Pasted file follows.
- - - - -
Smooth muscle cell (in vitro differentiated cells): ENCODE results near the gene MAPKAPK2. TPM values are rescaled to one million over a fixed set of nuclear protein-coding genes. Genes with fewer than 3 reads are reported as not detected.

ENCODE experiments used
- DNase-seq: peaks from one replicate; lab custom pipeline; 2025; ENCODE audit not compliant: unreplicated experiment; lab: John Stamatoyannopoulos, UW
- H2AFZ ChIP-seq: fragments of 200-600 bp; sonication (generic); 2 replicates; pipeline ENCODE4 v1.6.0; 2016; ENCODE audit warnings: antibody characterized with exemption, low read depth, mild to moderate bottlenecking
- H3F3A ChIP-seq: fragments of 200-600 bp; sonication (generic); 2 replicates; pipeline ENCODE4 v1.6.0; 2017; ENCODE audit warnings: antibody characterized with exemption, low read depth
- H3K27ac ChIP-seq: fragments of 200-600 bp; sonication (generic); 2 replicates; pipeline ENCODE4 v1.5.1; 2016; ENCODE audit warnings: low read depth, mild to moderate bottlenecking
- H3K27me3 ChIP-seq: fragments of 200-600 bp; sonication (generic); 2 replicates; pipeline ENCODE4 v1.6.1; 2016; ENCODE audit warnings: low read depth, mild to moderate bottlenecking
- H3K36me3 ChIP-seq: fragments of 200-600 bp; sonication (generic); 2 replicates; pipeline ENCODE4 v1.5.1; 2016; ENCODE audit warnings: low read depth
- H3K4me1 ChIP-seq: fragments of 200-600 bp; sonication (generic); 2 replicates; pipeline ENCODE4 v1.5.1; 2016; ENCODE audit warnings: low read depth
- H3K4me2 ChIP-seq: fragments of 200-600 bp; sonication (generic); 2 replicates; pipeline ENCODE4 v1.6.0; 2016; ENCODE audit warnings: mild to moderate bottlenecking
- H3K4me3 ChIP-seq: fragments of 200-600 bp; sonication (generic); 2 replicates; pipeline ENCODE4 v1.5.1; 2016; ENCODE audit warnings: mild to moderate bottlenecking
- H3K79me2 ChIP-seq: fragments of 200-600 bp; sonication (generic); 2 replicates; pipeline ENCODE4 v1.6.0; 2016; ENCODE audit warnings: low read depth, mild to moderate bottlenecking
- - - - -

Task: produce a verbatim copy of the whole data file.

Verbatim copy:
Smooth muscle cell (in vitro differentiated cells): ENCODE results near the gene MAPKAPK2. TPM values are rescaled to one million over a fixed set of nuclear protein-coding genes. Genes with fewer than 3 reads are reported as not detected.

ENCODE experiments used
- DNase-seq: peaks from one replicate; lab custom pipeline; 2025; ENCODE audit not compliant: unreplicated experiment; lab: John Stamatoyannopoulos, UW
- H2AFZ ChIP-seq: fragments of 200-600 bp; sonication (generic); 2 replicates; pipeline ENCODE4 v1.6.0; 2016; ENCODE audit warnings: antibody characterized with exemption, low read depth, mild to moderate bottlenecking
- H3F3A ChIP-seq: fragments of 200-600 bp; sonication (generic); 2 replicates; pipeline ENCODE4 v1.6.0; 2017; ENCODE audit warnings: antibody characterized with exemption, low read depth
- H3K27ac ChIP-seq: fragments of 200-600 bp; sonication (generic); 2 replicates; pipeline ENCODE4 v1.5.1; 2016; ENCODE audit warnings: low read depth, mild to moderate bottlenecking
- H3K27me3 ChIP-seq: fragments of 200-600 bp; sonication (generic); 2 replicates; pipeline ENCODE4 v1.6.1; 2016; ENCODE audit warnings: low read depth, mild to moderate bottlenecking
- H3K36me3 ChIP-seq: fragments of 200-600 bp; sonication (generic); 2 replicates; pipeline ENCODE4 v1.5.1; 2016; ENCODE audit warnings: low read depth
- H3K4me1 ChIP-seq: fragments of 200-600 bp; sonication (generic); 2 replicates; pipeline ENCODE4 v1.5.1; 2016; ENCODE audit warnings: low read depth
- H3K4me2 ChIP-seq: fragments of 200-600 bp; sonication (generic); 2 replicates; pipeline ENCODE4 v1.6.0; 2016; ENCODE audit warnings: mild to moderate bottlenecking
- H3K4me3 ChIP-seq: fragments of 200-600 bp; sonication (generic); 2 replicates; pipeline ENCODE4 v1.5.1; 2016; ENCODE audit warnings: mild to moderate bottlenecking
- H3K79me2 ChIP-seq: fragments of 200-600 bp; sonication (generic); 2 replicates; pipeline ENCODE4 v1.6.0; 2016; ENCODE audit warnings: low read depth, mild to moderate bottlenecking